As I randomly wrote here many references to Hinduism, here at the end of my Hindu circuit, and at the beginning of my Buddhist circuit, I decided to sum up for you some very basics of Hinduism, so that you can make some sense of it, finally. If you want to, of course. And also for me, to remember it one day :-)
I posted it in Mixed Grill section. It’s pretty long for “basics”.
And last note on Varanasi. When I was here 4 years ago, I was fascinated by the city: its colors, its tiny cow-filled alleys, its spirituality, the weird atmosphere of the public cremations… I thought that I would keep coming back, many times, to feed on its magic. But after this visit, no, I don’t think I ever need to come here again. If I happen to be traveling across India again, I will not mind stopping here, but I do not feel any strong urge to return here. I think that the city gave me what it could have given to me, that I soaked its mystique. Besides that, after Maha Kumbh Mela and these 2 weeks of Varanasi, I have seen more people, smelt more urine and waded through more shit (human in Kumbh Mela, cows in Varanasi) than what is enough for any man in his whole lifetime. No, I was not born for these hectic crowds. I need to rejuvenate my spirit in the Mother Nature. Mountains and the ocean – these are my Shiva Lingams, my objects of worship. And if I ever need a dose of Hinduism, I think I will prefer Rameshwaram, with its joyous and uniquely authentic atmosphere to Varanasi, with busloads of western tourists, and thousands of touts, and salesmen of everything – massage, karma and hashish - everybody in Varanasi sells hashish and marihuana (and some offer also opium, LSD, mushrooms, …). So good bye Varanasi, live long and prosper.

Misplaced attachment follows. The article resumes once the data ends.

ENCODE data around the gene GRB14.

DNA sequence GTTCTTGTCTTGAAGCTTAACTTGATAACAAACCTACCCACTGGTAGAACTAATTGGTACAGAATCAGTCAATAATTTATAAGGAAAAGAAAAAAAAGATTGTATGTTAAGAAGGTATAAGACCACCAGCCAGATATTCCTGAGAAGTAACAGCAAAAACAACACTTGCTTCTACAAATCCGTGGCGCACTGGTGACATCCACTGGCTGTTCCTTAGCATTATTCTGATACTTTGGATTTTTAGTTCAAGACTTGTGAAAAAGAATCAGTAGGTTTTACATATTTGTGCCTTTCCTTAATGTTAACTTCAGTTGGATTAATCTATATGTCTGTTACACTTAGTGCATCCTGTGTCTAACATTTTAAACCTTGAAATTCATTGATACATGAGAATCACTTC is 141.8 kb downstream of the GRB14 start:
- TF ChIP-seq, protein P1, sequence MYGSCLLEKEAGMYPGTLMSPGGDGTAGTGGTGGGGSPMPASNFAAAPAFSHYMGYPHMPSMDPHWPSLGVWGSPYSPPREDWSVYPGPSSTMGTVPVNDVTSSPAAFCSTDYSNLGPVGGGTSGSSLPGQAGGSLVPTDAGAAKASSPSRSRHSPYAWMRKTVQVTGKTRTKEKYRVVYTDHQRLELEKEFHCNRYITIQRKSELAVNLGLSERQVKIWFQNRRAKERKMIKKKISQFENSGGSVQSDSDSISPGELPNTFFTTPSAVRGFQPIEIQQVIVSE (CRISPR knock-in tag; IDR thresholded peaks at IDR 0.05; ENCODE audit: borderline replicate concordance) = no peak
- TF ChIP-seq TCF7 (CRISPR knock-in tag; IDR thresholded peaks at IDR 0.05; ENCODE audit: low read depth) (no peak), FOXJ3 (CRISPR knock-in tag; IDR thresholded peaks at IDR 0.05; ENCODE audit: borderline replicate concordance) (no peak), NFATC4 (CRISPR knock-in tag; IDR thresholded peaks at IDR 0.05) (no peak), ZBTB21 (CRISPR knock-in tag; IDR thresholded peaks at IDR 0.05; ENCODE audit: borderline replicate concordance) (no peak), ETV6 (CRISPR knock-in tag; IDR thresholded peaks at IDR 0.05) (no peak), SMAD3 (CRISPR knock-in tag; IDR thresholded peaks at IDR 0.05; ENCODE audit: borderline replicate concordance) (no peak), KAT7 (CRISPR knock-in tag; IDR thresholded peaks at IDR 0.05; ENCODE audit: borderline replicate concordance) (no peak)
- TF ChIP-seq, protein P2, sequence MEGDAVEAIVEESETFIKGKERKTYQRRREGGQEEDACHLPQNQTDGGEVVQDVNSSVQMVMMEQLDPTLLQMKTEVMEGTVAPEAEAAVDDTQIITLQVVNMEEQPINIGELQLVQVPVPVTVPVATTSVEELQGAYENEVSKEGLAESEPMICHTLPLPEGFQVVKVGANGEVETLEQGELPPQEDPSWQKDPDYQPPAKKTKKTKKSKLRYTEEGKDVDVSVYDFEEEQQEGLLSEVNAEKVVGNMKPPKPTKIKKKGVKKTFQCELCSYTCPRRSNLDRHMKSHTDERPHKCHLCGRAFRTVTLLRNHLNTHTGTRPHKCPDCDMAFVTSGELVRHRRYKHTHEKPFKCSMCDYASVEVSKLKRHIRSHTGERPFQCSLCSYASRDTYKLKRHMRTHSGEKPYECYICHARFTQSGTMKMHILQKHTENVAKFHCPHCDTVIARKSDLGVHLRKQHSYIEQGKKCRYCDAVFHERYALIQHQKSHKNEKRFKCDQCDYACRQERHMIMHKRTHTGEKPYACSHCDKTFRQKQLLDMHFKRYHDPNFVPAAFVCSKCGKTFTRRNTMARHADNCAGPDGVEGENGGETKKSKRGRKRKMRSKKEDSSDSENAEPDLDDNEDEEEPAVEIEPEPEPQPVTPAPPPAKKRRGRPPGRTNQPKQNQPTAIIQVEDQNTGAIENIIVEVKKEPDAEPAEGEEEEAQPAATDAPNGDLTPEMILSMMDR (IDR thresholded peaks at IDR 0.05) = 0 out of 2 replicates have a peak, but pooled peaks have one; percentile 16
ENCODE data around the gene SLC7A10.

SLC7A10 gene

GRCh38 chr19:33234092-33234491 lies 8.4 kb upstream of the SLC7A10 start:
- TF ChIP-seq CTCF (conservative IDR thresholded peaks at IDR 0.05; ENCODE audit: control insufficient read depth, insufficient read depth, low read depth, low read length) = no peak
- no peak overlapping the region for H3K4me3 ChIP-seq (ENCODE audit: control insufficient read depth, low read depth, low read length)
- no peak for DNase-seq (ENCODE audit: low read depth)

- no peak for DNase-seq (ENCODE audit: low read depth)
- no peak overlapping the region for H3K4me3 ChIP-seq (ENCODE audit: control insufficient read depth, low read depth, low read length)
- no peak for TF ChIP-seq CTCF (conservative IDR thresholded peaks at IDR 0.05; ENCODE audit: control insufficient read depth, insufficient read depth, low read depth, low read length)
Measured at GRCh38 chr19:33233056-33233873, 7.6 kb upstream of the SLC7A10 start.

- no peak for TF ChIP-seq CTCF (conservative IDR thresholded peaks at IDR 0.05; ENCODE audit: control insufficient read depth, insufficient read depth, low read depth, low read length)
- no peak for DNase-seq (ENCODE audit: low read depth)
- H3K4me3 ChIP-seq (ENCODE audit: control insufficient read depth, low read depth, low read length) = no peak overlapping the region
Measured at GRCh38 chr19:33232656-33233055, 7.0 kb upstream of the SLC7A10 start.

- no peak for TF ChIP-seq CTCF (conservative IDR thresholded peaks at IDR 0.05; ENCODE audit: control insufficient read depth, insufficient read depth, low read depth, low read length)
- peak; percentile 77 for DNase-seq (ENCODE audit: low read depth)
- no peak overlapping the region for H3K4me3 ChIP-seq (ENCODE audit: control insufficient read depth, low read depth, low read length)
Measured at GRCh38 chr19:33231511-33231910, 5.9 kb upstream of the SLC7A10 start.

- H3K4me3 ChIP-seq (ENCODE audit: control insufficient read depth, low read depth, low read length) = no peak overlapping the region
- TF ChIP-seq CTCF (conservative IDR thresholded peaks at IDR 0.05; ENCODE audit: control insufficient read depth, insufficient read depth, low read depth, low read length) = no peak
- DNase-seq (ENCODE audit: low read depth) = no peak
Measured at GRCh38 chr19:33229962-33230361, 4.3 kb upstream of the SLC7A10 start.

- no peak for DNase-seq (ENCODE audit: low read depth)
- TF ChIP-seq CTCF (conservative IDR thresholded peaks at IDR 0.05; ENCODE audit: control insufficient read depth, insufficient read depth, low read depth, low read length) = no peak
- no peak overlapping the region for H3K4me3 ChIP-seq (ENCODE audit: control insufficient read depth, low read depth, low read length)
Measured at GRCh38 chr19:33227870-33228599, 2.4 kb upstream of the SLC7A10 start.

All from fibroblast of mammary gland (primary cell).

Om Namah Shivaya.
THIS LINE HERE DENOTES THE END OF HINDUISM AND THE BEGINNING OF BUDDHISM :-)
Buddha’s CV, short version, as I learned about it from labels and pictures in Sarnath (besides some obvious basics which I have known before):
Buddha was born as Prince Siddhartha Gautama, in Lumbini, situated in present day Nepal. On a day when his father – the king – impregnated one of his two queens, the queen dreamt of a white elephant and a bright star, which knowledgeable astrologers determined to mean that a great man will be born. 10 months later (at those times, 1 month equaled to lunar month, so 28 days, so pregnancy took 10 months, not 9) the queen was traveling somewhere, and when she spotted a noble tree and decided to pay it her respect, she stepped off the palanquin, held on to its branch, and then suddenly wind uplifted the branch and Siddhartha Gautama was born painlessly.
Soon after his birth, some sort of wise man showed up and recognized 36 signs of great man in new born Siddhartha and forecasted that he would either become a universal ruler or fully enlightened. Siddhartha grew up, doing some good deeds along the way and thanks to mastering warrior techniques he won hand of a beautiful princess, got married and had a son.